The Western Activities Council made the announcement Friday, Jan. 23, at Western's Centennial Ball.

The announcement was met with a round of ecstatic applause from the audience. Individual responses centered around anticipation and excitement.

"I feel really excited. Im glad we got someone who's well known," sophomore Shenia Wilson said.

"It's really cool that we have someone who's been in a movie coming to our concert. I know a lot of people who are going to be pumped about it," freshman Jonathan Arthaud said.

Some, like junior Sarah Jones, have been waiting quite some time for such a widely-known artist.

"I've been here for three years and he's by far the best who's come here. The concerts in the past were alright, but Ludacris will be better," Jones said.

Where as much of the crowd was pleased to hear the news, not all the reactions were positive.

"I think it's great we got a big name, but I think we'd make a lot more money and draw more interest if we had a country artist," sophomore Paul Godberson said.

But even those who had negative thoughts about Ludacris as headliner were hopeful that the 2015 Spring Concert will be better than years past.

"I was really wishing for a country artist, but Ludacris will be better than years past," junior Matt Scholz said. "From what I understand about years past is that they were smaller artists and WAC only broke even."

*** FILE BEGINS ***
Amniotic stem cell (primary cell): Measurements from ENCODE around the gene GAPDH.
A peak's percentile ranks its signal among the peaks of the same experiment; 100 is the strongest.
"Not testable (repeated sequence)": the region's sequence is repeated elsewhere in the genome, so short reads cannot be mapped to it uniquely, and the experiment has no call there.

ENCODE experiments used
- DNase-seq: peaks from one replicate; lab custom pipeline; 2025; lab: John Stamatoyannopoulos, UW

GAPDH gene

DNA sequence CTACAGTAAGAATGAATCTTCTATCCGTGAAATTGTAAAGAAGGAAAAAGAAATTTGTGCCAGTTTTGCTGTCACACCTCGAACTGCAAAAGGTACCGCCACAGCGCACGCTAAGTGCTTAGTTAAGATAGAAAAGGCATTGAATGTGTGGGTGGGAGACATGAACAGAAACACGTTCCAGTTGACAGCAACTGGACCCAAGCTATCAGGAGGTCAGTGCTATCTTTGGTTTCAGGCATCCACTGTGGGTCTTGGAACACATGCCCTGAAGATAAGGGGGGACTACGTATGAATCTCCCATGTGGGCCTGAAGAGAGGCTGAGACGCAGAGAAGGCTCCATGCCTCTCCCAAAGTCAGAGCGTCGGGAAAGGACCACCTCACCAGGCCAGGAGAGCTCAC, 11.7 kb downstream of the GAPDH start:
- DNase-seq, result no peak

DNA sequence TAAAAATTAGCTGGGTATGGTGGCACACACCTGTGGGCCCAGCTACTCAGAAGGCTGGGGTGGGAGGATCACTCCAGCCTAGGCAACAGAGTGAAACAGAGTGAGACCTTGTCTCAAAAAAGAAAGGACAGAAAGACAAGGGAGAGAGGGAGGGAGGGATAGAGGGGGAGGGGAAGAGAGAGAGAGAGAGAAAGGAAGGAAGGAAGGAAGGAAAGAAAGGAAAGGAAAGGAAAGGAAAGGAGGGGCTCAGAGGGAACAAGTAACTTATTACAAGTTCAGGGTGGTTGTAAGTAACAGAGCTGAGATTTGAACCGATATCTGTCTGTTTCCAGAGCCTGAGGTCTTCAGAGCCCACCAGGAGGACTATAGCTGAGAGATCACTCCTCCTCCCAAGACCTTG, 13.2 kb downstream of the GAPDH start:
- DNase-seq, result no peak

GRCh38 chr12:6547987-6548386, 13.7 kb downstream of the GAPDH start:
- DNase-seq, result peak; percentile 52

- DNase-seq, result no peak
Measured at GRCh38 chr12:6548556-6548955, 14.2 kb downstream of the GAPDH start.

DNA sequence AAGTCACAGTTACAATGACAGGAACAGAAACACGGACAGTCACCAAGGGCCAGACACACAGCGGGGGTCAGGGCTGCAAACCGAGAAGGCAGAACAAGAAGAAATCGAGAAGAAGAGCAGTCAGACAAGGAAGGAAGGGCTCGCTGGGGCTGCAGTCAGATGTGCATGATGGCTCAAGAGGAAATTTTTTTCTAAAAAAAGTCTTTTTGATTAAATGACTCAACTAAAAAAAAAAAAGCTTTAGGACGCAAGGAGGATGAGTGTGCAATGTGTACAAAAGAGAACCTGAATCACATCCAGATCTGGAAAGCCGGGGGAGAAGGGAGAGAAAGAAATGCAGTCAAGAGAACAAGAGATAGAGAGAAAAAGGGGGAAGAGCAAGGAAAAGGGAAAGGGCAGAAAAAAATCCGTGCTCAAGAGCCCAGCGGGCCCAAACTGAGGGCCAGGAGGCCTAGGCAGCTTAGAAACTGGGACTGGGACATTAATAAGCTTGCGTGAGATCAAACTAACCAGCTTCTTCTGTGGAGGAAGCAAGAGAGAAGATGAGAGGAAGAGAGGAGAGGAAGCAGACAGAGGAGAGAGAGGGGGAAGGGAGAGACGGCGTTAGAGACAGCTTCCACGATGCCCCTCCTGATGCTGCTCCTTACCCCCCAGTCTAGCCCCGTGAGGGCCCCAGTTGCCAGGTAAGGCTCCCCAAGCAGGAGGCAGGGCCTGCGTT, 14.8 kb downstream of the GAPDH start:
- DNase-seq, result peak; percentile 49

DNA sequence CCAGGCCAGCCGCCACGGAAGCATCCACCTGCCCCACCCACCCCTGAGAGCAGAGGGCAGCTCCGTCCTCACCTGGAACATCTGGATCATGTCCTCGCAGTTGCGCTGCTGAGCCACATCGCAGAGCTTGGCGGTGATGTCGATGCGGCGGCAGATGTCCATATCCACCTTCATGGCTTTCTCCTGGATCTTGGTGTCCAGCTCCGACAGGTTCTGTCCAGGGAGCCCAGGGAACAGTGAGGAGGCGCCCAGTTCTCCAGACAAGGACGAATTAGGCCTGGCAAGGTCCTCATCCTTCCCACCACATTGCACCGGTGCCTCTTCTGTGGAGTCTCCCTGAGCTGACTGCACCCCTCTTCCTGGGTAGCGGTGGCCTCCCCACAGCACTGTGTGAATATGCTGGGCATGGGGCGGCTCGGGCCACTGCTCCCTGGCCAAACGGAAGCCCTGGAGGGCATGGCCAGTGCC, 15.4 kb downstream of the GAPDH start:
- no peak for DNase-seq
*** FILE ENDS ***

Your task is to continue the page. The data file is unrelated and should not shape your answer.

Reyhan Wilkinson, WAC concert chair, said they had a reason for choosing Ludacris as the headliner.

"To accomadate students the best we could, we chose a pop artist who would reach more generations," Wilkinson said.

Although the big name artist will attract more of the student body and the public, WAC believes that the Saturday concert will allow an even wider opportunity for people to enjoy the concert.

The concert will be held Saturday, April 11, in St. Joseph's Civic Arena.

Tickets are $7 per student and can be purchased in the Center for Student Involvement office in upstairs Blum. For the public, however, the cost is still to be decided by the artist's ticket agency.

Missouri Western receives record-breaking $10 million donation

Missouri Western President Robert Vartebedian delivers a speech regarding Missouri Western's Centennial celebration.